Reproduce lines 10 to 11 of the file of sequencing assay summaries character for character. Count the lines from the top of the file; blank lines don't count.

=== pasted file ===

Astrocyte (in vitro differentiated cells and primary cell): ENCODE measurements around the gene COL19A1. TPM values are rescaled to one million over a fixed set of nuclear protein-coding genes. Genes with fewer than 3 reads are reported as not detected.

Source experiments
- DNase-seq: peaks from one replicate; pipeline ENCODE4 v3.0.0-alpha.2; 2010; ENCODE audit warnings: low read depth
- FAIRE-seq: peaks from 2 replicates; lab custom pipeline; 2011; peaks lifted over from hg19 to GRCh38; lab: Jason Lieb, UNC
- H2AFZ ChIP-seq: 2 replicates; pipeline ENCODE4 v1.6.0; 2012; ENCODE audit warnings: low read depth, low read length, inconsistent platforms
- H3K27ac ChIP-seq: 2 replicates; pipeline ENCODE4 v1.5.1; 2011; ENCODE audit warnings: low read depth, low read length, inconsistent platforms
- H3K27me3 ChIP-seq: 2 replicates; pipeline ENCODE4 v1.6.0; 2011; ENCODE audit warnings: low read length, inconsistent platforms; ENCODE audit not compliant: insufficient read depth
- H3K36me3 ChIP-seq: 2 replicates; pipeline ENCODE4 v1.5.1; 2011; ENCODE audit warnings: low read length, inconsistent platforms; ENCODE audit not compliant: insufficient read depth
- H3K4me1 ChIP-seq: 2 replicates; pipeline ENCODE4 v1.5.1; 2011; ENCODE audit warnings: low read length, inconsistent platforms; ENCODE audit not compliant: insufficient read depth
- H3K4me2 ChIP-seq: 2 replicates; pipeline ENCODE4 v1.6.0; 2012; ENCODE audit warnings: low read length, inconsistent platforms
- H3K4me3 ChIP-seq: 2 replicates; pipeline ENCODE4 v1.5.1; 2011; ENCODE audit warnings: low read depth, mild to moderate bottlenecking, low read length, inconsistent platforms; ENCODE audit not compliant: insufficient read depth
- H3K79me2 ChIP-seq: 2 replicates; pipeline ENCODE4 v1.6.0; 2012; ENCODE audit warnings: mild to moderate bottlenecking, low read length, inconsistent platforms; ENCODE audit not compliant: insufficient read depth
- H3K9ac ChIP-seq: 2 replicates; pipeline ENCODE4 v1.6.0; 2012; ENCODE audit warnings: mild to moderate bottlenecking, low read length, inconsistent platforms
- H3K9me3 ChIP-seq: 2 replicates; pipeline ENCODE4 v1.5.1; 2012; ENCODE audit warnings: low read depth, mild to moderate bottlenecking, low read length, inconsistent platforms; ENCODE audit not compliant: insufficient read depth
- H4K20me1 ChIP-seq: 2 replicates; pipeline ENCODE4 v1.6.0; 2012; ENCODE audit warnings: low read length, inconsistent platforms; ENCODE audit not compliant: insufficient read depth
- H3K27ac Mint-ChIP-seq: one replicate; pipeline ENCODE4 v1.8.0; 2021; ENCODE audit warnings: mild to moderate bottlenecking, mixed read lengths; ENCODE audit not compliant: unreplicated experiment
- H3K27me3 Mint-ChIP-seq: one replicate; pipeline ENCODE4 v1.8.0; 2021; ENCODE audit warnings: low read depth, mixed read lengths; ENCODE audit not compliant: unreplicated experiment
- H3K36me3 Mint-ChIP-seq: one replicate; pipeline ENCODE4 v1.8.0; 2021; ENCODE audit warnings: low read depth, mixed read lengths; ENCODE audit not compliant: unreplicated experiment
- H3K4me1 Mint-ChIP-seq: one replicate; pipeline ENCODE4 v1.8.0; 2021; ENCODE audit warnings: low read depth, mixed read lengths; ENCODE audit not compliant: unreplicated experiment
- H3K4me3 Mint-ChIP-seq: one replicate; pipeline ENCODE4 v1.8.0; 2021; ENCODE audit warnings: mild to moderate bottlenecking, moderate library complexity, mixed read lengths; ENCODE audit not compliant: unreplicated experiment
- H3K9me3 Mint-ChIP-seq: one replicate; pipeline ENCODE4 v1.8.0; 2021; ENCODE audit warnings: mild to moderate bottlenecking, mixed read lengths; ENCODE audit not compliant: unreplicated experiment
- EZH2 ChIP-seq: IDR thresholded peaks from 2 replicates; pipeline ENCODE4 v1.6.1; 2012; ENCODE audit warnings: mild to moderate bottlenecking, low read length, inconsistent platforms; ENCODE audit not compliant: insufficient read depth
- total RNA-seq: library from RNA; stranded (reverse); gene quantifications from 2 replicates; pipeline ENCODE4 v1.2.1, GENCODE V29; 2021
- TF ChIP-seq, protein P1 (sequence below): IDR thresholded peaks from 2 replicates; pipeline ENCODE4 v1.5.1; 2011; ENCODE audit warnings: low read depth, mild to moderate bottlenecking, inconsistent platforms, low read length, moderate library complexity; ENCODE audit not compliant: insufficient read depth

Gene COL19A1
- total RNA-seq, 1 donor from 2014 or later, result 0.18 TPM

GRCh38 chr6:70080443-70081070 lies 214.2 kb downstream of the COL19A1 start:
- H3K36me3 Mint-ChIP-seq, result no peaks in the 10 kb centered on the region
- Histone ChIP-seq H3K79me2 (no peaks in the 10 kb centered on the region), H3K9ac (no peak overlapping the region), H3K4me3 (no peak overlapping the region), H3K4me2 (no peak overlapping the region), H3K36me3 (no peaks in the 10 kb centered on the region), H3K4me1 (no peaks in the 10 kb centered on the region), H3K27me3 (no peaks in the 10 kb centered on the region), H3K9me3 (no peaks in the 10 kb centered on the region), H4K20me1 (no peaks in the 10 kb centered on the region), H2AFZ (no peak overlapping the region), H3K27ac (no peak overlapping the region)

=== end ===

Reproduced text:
- H3K4me2 ChIP-seq: 2 replicates; pipeline ENCODE4 v1.6.0; 2012; ENCODE audit warnings: low read length, inconsistent platforms
- H3K4me3 ChIP-seq: 2 replicates; pipeline ENCODE4 v1.5.1; 2011; ENCODE audit warnings: low read depth, mild to moderate bottlenecking, low read length, inconsistent platforms; ENCODE audit not compliant: insufficient read depth